Along with their goods, the European traders had brought various diseases, which decimated tribes along the coastline throughout the 1500s and early 1600s—90% of the region’s indigenous population died between 1616 and 1619 alone. The Wampanoag tribe was one such group that was considerably weakened by disease—their numbers were reduced from 20,000 to 1,000. When Tisquantum finally returned to what was left of his tribe, he was met with suspicion and treated as a servant to his own people.

The pilgrims arrived shortly after Tisquantum’s reunion with the Wampanoag, but nearly half of them died during their first winter in New England. Without food or a proper shelter, the pilgrims resorted to ransacking the graves and storehouses of the Native American tribes that had lived on Cape Cod prior to being wiped out by disease. In the spring of 1621, the pilgrims first interacted with the Wampanoag tribe with the help of Tisquantum who was able to use his English language skills to translate. An unprecedented treaty-like partnership was formulated between the pilgrims and the Wampanoag tribe because both parties viewed cooperation as mutually beneficial for several reasons.

The weakened Wampanoag tribe needed to bolster its strength and resilience to defend against a rival tribe known as the Narraganset, which remained untouched by the spreading disease. The Wampanoag tribe strategically garnered a trading partnership with the pilgrims as a means for their tribe to exert power in the region as middlemen between the Europeans and other tribes as well as to deter the Narraganset from implementing an attack.

In the fall of 1621, the pilgrims and 90 men from the Wampanoag tribe gathered for a feast to celebrate their first successful harvest. This occasion is now commonly referred to as the first thanksgiving. The partnership between the Wampanoag and the pilgrims continued in a similar fashion for the next 50 years. During that time, several ships arrived in Plymouth to settle the new colony. While the pilgrims’ numbers and territory exponentially increased, the Native American tribes throughout the region dwindled as death and disease remained rampant. In 1675 one of the sons of the Wampanoag leader, fed up with the colonists’ laws and encroaching settlements, launched an attack against the colonists. In the end, the European settlers won at the cost of over 5,000 lives. Not only was their manpower and weaponry far superior, but the diseases they brought from their homeland certainly played an active role in weakening the Native American people as well.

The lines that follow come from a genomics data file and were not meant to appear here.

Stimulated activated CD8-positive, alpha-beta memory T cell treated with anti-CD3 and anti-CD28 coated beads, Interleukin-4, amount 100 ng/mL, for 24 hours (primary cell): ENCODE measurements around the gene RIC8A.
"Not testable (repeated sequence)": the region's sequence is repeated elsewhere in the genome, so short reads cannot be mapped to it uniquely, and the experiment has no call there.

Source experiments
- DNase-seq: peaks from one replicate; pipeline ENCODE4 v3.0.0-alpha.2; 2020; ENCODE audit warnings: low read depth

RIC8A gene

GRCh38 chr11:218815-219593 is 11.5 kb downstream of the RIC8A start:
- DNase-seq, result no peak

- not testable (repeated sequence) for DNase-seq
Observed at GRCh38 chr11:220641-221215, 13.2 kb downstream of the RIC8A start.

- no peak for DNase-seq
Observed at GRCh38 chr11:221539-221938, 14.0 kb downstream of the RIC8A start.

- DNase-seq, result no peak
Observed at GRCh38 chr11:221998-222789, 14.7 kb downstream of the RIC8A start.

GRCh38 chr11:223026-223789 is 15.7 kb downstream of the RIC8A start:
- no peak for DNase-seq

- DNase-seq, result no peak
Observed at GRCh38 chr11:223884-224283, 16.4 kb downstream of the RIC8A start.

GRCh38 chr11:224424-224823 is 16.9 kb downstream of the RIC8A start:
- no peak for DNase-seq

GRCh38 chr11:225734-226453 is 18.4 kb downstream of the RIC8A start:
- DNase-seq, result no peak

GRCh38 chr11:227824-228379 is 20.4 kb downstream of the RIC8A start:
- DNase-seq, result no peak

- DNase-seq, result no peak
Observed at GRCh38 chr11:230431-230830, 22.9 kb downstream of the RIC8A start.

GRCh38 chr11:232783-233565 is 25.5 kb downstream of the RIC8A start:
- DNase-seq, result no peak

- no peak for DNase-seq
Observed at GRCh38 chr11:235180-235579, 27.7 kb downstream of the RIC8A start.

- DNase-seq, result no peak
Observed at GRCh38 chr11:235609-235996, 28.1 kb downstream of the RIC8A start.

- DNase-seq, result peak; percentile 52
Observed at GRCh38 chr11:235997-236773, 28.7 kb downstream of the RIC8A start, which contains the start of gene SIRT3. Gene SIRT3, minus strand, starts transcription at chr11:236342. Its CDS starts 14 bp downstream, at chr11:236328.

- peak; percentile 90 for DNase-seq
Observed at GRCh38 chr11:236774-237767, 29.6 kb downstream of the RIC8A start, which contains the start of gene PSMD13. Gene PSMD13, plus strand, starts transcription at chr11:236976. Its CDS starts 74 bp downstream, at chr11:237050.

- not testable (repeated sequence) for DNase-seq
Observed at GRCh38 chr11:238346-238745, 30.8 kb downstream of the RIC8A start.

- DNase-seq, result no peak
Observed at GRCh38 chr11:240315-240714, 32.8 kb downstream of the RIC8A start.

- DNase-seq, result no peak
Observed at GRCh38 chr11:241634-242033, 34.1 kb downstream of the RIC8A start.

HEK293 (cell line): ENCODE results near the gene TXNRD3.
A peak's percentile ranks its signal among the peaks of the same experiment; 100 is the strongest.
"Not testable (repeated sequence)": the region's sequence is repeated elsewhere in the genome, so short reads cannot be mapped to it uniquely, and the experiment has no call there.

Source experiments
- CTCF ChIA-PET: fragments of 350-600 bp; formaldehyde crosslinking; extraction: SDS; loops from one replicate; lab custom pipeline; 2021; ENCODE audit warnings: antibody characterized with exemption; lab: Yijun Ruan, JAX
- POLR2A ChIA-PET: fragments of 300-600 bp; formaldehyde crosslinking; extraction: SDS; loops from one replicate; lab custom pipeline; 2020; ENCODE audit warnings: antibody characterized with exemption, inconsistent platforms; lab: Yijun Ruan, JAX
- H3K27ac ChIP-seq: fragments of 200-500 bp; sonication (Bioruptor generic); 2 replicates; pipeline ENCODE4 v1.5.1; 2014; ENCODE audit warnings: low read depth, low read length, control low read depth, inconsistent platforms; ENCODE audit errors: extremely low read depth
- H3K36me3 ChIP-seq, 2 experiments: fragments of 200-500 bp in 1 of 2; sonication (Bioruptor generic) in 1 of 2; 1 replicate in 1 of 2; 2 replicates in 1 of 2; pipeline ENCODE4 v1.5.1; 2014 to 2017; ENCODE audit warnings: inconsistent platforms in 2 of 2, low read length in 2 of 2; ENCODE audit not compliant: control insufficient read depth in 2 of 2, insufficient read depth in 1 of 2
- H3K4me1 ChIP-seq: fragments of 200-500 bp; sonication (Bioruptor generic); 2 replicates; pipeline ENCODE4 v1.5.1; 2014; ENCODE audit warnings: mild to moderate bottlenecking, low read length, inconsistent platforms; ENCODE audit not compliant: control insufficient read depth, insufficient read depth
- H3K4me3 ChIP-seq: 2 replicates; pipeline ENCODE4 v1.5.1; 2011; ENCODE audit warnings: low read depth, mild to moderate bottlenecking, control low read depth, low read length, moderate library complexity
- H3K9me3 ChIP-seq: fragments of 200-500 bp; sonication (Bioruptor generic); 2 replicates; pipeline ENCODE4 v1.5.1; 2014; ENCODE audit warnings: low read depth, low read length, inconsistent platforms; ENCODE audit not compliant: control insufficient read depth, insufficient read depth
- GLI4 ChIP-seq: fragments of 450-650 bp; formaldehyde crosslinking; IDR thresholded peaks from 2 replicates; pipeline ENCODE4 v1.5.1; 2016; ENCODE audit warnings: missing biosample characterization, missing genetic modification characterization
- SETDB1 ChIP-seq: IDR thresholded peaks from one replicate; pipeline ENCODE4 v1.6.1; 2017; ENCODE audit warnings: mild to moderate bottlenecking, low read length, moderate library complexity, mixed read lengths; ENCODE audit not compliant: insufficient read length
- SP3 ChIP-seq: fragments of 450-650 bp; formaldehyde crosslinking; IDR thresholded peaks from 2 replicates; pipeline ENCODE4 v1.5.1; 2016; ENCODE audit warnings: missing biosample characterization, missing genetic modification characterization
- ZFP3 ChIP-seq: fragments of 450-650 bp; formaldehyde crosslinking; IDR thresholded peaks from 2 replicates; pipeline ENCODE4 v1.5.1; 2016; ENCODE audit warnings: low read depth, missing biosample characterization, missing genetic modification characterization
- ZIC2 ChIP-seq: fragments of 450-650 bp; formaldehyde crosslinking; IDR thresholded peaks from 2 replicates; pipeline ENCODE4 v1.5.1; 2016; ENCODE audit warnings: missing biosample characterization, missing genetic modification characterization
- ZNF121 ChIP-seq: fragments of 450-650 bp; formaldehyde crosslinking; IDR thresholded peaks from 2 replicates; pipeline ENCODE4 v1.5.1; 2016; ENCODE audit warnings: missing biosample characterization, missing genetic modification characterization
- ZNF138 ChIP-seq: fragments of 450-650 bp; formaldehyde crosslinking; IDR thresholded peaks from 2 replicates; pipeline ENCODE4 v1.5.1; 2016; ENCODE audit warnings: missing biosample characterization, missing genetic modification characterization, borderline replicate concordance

The history of Thanksgiving that I was taught as a kid is simplistic and revisionist as it does not acknowledge that the Native Americans had strict intentions in interacting with the pilgrims. They were not, as I was led to believe, a helplessly ignorant group of people. They did not foolishly welcome the white man onto their shores, nor did they gratefully accept help from their future oppressors. In their weakened state, the Wampanoag tribe orchestrated a mutually beneficial partnership with the pilgrims that lasted for roughly half of a century. They arguably saved the remaining pilgrims’ lives, only to be incrementally pushed off their land and killed by foreign pathogens and pistols.